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Mini-nukes must be built using British factories, say MPs

Foreign companies that sell mini nuclear reactors to Britain should be forced to use local suppliers to build them here in a boost for industry, a group of MPs has said.

A report by the all-party parliamentary group (APPG) on nuclear energy today urges the Government to require developers to use domestic supply chains when building small modular reactors (SMRs).

This would mean “even foreign SMR designs are effectively made by British industry”, thereby helping to revitalise the country’s sovereign capabilities and creating jobs.

Ian Liddell-Grainger, Tory MP for Bridgwater and West Somerset, and chairman of the APPG, said: “Ramping up nuclear capacity to the levels needed for energy security and net zero will require a monumental effort from government and industry.

“We must seize this opportunity so we can deliver on clean power, energy security and good, green jobs for our country.”

The Government has set a target of generating about 24 gigawatts of power, or one quarter of Britain’s electricity needs, from nuclear by 2050. That is equivalent to the output of as many as eight reactors.

At present, only two are under construction at the Hinkley Point C power station in Somerset, with another two planned in the Sizewell C scheme in Suffolk. Another project could be built at Wylfa, in Anglesey.

Hinkley Point C
One of the two nuclear reactors being built at Hinkley Point C nuclear power station – Daniel Leal/AFP

Meanwhile, almost all of the country’s existing reactors – except those at Sizewell B – are scheduled to come offline by the end of this decade.

SMRs are seen as advantageous because they could in theory be factory-produced in sections and then assembled on site, saving time and money compared to bigger projects.

Great British Nuclear, the public body set up to prepare the ground for mini reactors, has shortlisted six companies in a competition for funding, including Derby-based Rolls-Royce and others from abroad such as General Electric, EDF, NuScale and Westinghouse.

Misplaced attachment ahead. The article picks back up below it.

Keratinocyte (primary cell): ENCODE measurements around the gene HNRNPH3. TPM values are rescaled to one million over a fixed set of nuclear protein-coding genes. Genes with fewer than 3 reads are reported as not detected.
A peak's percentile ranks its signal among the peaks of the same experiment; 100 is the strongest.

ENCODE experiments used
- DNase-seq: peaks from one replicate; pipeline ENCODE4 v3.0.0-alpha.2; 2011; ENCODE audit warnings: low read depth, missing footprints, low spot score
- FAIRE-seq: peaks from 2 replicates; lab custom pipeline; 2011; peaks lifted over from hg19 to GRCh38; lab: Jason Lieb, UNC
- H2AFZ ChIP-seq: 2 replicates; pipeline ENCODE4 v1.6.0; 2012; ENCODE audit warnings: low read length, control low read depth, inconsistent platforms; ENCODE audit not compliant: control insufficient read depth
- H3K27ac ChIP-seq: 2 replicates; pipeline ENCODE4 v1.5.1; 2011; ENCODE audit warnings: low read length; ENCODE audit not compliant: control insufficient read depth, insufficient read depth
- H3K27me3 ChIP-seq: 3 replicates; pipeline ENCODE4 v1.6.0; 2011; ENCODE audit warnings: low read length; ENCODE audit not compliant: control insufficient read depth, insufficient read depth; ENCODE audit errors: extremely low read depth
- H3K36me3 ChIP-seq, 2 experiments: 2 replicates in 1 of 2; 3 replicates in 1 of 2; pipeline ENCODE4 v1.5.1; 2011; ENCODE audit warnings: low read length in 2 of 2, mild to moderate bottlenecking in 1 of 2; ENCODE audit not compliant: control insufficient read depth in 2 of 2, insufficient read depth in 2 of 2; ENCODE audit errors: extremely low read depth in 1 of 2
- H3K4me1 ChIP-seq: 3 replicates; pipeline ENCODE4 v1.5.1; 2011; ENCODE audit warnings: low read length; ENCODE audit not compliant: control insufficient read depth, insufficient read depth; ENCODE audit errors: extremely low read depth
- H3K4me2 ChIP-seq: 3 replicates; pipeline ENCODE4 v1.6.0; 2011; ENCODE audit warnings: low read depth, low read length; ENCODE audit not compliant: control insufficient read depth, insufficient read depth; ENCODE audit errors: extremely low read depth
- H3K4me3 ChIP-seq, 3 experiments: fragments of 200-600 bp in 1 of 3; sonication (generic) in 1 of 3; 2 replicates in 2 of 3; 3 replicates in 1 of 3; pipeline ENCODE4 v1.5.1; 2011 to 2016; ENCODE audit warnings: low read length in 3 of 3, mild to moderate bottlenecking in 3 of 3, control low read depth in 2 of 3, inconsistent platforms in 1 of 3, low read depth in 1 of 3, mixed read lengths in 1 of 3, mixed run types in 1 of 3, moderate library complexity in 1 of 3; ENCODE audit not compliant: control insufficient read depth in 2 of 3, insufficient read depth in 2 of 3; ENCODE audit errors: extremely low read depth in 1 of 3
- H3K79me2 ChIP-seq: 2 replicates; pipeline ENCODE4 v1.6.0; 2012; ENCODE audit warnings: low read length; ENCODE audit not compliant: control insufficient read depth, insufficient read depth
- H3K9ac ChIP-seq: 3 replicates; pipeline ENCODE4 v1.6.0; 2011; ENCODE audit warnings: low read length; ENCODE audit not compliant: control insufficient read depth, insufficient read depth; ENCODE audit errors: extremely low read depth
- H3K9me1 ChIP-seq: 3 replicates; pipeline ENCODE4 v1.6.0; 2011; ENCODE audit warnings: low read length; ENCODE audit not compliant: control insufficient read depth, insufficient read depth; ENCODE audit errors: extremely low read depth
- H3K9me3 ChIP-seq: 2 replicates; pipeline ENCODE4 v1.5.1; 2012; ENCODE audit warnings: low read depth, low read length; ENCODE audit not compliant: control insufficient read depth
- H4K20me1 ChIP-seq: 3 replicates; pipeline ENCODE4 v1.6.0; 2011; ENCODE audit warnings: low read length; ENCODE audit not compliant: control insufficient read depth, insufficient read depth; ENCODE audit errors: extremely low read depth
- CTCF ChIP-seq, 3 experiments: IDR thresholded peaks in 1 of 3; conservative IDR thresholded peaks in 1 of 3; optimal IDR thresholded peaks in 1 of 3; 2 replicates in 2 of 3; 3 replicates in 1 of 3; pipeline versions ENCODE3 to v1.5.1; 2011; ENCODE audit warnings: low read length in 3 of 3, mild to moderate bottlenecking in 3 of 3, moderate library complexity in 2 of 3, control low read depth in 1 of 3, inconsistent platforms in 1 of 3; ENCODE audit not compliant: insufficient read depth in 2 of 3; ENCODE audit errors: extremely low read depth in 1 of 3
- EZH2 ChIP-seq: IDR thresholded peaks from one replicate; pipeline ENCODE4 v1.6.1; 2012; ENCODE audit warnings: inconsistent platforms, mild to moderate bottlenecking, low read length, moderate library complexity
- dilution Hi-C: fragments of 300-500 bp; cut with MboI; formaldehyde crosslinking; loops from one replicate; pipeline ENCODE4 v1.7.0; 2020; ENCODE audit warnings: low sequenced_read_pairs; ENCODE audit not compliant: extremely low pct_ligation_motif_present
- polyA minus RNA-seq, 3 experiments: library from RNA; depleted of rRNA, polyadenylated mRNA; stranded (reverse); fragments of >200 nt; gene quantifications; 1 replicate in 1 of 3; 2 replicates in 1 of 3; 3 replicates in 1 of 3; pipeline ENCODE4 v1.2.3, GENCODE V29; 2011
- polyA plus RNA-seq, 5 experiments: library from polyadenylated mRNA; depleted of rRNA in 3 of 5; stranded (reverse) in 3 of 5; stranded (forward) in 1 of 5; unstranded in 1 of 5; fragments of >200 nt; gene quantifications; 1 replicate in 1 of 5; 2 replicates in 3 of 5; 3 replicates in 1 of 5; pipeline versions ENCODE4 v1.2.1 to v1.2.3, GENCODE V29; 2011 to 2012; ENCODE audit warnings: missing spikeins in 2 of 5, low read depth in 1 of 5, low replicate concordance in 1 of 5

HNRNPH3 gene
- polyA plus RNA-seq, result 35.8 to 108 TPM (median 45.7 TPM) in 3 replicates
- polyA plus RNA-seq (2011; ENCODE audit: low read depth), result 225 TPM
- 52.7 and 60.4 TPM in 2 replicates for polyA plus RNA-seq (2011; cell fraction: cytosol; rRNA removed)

MPs on the APPG said that regardless of which companies succeed in the selection process, ministers should impose conditions on development that “maximise the UK content of any new nuclear programme”.

They argued that the SMR programme could be used to help rebuild the UK’s domestic nuclear manufacturing capabilities, taking inspiration from a strategy used by South Korea.

The APPG report said: “The UK could once make reactor pressure vessels, coolant circulators, boilers and turbines for nuclear power stations. We cannot do any of that today, but we could again.

“To justify the major investment in plant and equipment required, the UK Government must insist that UK content is maximised and then place orders to facilitate that.”

They pointed to the UK’s existing nuclear fuel supply chain as one way British manufacturers could become involved early in the process. The Ministry of Defence-owned Sheffield Forgemasters could also become a supplier of reactor pressure vessels.

The APPG report pointed to the example of South Korea, which since the 1970s has built up its domestic nuclear power industry by ordering American, French and Canadian reactor designs and then collaborating to develop its own local skills and technologies.

South Korea also ensured that it continued to build so that skills and supply chains were retained over time and greater efficiencies could be achieved through repeat-use of designs, MPs added.

It suggests that Great British Nuclear should eventually standardise the best SMR design, helping to concentrate investment and ramp up development.

A Department for Energy Security and Net Zero spokesman said: “Great British Nuclear will help us achieve our ambition to provide up to a quarter of the UK’s electricity from homegrown nuclear energy by 2050, boosting our energy security, reducing dependence on volatile fossil fuel imports and generating around £6bn for the UK economy.

“We will consult later this year on a proposed way forward for determining how new nuclear developments might be located, including the potential for SMR and other advanced nuclear technologies.”

Source: Yahoo